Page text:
By Mark McConville
INCREDIBLE images have captured a ‘sea’ of penguins with hundreds of the birds as far as the eye can see.
The stunning shots show the penguins gathering on the beach with their young as the mountains rise high into the sky behind them.
Other striking pictures show the sun setting as the penguins waddle across the beach and the proud animals sticking their beaks into the air.
The remarkable scene was captured in South Georgia in the Sub Antarctic Islands of Antarctica by polar photographer David Merron (42), from Toronto, Canada.
“These are unreal wildlife and landscapes from the untouched far away cold places on our earth,” he said.
“With wildlife I’m looking for quite a few things. To name a few, I’m looking for some unique behaviour from the penguins, something that makes that image stand out from the rest. Next I’m looking for a great background.
“Next I’m looking for no distracting items in the image, I want the subject in the image to be clear to the viewer as possible. Finally I want a nice composition so that, again, its easy on the eyes of the viewer and their eyes know exactly where to go.”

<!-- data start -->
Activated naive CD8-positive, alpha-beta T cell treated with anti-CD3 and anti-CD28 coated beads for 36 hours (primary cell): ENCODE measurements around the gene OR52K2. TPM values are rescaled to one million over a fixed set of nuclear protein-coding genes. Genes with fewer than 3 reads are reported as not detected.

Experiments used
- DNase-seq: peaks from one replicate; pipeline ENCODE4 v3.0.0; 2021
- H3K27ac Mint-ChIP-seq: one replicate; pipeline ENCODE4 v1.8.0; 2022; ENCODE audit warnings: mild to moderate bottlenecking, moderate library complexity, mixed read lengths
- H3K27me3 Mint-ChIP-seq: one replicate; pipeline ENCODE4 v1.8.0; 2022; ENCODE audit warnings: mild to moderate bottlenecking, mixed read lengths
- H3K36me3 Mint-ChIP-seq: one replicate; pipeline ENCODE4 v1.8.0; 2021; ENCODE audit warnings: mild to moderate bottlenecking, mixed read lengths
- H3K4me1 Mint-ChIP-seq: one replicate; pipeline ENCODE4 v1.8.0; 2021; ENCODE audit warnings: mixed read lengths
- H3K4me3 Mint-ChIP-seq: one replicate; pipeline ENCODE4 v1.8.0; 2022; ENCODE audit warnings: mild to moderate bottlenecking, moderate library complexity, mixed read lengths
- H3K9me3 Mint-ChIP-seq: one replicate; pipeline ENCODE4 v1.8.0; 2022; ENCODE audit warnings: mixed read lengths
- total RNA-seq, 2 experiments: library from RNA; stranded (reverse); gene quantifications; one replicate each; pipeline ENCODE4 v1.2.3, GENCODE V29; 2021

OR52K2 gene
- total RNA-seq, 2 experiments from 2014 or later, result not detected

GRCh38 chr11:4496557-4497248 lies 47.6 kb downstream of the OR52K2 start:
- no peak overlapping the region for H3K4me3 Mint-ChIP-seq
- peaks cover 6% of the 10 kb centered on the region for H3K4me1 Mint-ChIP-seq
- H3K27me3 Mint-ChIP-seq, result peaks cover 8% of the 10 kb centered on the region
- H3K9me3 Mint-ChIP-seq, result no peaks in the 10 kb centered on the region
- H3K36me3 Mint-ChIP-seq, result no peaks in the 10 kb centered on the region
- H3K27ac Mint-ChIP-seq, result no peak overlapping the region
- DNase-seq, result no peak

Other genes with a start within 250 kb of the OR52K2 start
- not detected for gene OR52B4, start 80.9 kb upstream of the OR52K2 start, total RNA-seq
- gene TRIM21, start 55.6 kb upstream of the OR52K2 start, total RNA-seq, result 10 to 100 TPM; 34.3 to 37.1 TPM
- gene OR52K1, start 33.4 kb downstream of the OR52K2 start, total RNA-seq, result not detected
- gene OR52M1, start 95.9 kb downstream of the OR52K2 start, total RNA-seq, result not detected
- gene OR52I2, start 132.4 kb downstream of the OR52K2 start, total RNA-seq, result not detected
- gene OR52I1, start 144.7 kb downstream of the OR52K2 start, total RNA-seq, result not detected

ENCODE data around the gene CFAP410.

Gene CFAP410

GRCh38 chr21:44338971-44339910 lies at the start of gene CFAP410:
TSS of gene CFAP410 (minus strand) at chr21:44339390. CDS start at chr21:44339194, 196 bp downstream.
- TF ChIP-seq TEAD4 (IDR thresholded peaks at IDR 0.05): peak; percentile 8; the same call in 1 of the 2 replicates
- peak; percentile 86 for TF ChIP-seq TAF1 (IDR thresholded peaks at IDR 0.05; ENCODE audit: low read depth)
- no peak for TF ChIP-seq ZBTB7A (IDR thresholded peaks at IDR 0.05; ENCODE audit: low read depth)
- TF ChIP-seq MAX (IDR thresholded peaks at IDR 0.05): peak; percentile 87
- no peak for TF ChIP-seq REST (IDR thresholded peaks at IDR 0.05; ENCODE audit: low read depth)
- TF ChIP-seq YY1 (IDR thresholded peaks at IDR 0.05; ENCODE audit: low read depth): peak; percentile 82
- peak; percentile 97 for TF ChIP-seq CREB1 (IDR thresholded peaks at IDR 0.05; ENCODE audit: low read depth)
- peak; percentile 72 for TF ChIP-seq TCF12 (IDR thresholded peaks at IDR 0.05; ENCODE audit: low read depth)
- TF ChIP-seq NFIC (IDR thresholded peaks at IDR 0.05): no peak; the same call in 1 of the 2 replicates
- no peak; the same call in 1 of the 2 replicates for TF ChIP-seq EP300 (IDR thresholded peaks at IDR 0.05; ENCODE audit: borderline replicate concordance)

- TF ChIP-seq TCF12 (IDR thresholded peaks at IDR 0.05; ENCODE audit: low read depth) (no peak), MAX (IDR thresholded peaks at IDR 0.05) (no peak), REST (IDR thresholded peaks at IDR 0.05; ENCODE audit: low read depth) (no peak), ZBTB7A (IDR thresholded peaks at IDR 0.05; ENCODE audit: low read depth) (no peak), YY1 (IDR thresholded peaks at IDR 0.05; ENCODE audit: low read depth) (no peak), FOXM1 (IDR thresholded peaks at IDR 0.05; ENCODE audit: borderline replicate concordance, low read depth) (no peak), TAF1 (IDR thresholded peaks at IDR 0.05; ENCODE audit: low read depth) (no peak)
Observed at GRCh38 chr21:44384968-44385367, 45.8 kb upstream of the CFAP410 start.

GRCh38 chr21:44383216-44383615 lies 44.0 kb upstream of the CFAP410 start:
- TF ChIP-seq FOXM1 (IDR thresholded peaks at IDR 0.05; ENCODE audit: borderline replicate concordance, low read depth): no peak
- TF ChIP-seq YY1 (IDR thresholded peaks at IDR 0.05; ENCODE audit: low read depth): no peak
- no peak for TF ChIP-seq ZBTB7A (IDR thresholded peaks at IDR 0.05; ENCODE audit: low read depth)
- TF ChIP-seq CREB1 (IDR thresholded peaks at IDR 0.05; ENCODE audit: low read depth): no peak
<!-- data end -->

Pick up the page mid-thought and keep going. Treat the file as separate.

The king penguin is a large species of penguin, second only to the emperor penguin in size. King penguins eat small fish, mainly lanternfish, squid and krill. On foraging trips king penguins repeatedly dive to over 300 foot, and have been recorded at depths greater than 1,000 foot.
King penguins breed on the subantarctic islands at the northern reaches of Antarctica, South Georgia, and other temperate islands of the region.
“I just love being around these amazing animals,” added David.
“They have no fear of us, so we can just be there photographing them and they don’t mind at all.
“Also they don’t talk back if I take a bad shot of them unlike some other creatures on our planet. They are also lovely animals to observe and get used to their behaviour.
“The more people see these amazing places on our planet; hopefully the more people will want to save these incredible places from such things as over fishing, global warming etc.”